I can feel those tell-tale ropes, lashing the base of her skull to the middle of her spine, running from the nape of her neck to the tip of her shoulder and along the inside margin of her shoulder blade. I don’t have to hear her tell it to know how she spends her days at work – hunched forward over a computer terminal, shoulders around her ears as they rise in tandem with the tension and anxiety of her day-to-day life.Read More
Three-quarters of the way through the show I recognize that Prospero’s staff is, in fact, a caduceus. In the same instant, I understand for the first time that the brooding, vengeful wizard’s sudden change of heart, the decision to forgive and to mend instead of to punish and to destroy, comes about because Prospero is dying.Read More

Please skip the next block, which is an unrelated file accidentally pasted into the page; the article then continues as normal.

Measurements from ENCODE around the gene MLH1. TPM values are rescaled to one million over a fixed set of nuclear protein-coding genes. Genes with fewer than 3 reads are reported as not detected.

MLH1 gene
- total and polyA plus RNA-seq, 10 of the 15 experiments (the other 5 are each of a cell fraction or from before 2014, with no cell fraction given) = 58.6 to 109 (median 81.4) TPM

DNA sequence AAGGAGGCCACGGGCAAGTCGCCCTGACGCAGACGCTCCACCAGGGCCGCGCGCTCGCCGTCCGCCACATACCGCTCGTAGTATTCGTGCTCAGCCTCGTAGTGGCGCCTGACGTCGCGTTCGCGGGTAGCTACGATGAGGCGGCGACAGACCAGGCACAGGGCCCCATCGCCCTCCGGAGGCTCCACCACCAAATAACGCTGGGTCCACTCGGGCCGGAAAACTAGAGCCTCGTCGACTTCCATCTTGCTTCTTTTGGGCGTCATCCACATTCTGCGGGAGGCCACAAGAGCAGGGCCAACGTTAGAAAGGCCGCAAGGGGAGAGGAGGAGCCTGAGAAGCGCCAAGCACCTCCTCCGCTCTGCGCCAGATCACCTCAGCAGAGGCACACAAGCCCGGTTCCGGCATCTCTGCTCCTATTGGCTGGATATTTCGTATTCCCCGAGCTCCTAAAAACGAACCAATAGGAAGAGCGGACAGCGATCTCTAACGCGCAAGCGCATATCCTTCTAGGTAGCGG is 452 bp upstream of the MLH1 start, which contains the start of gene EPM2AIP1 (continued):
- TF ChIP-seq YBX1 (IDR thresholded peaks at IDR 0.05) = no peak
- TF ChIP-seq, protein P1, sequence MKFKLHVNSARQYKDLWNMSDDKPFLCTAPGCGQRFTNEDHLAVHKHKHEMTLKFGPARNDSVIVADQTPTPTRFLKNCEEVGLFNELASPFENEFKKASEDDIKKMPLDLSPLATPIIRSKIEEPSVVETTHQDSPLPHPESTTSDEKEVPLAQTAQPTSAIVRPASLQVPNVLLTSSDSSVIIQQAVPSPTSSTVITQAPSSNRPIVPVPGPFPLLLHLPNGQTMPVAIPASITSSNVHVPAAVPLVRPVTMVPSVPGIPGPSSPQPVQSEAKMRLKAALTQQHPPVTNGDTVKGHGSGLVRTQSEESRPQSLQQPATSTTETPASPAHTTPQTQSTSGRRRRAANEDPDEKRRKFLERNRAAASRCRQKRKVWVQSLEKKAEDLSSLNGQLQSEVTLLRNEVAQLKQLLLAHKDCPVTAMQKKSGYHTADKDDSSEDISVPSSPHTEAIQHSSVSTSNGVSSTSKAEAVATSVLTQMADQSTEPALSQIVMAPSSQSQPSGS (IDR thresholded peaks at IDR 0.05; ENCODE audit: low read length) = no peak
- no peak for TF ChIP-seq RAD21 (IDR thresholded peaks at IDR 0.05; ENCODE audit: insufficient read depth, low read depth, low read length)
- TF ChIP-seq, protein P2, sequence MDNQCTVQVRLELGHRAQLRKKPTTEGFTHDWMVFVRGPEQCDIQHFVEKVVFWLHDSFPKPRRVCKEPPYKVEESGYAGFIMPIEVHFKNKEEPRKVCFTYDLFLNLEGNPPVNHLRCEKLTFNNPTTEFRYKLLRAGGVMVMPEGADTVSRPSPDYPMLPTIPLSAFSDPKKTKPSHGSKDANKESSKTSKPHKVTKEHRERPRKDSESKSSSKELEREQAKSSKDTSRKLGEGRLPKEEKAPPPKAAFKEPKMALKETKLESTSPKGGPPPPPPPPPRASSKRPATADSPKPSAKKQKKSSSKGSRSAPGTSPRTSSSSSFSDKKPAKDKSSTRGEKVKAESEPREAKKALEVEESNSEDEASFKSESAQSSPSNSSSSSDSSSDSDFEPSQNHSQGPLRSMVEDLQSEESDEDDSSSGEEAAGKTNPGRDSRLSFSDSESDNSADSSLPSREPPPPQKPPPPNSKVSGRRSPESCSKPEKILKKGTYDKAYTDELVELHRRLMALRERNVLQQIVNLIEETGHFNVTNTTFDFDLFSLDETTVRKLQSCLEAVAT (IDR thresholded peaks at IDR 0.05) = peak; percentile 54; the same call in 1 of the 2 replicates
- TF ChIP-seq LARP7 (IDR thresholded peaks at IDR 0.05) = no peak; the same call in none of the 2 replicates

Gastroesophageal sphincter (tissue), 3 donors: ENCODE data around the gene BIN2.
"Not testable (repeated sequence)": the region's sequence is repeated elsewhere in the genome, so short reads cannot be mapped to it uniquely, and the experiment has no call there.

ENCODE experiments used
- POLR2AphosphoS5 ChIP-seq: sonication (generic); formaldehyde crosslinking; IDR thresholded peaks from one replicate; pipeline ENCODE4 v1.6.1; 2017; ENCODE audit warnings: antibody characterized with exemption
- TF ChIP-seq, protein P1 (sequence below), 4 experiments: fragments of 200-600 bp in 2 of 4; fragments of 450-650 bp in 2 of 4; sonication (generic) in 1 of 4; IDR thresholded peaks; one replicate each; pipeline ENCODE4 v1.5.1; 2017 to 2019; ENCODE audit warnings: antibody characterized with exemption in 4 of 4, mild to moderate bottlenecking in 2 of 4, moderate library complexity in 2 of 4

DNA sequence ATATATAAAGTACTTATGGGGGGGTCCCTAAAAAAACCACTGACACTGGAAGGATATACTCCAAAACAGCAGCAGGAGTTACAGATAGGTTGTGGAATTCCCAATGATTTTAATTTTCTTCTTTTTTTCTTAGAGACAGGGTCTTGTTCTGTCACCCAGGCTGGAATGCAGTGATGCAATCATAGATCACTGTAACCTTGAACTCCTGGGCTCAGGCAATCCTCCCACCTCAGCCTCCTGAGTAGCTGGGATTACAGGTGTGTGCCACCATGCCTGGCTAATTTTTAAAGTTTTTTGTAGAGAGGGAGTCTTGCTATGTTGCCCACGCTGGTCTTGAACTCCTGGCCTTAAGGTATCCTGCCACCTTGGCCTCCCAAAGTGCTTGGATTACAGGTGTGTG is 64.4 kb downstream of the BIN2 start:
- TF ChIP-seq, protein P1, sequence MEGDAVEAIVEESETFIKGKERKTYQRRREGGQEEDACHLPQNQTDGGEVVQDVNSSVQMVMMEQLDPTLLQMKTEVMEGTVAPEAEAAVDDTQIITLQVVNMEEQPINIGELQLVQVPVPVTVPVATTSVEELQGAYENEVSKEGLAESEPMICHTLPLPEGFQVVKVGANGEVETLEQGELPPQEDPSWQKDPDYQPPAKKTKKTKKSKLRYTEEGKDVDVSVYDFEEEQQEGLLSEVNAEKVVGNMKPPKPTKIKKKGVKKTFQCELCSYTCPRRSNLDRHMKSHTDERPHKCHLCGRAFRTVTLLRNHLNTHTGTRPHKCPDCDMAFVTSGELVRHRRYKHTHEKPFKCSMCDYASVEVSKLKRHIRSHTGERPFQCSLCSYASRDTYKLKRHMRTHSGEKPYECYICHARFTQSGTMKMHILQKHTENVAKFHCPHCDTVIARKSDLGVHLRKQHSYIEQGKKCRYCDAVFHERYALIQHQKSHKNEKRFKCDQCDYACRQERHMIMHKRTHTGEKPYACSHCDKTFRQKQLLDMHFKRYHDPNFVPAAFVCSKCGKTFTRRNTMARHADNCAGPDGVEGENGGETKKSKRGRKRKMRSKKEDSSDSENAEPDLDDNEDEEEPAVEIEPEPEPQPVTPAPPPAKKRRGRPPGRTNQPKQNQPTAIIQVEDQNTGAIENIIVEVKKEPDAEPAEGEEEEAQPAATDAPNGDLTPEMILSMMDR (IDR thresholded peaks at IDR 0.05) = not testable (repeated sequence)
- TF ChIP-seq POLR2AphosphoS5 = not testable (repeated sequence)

What is the difference between living forever and just lasting forever?
One of my students posed this question in class last week, and I think she nailed it exactly. We were discussing Robert Heinlein’s story, “Methuselah’s Children,” where his biblically long-lived characters, called the Howard families, encounter a race of immortals who survive through a hive-mind that erases their individual identities. Are they living forever, or just lasting forever?
What would make us immortal? Being aware forever? Being physically able to walk the earth forever? Or having our words, our memories, or our genes persist through all time?Read More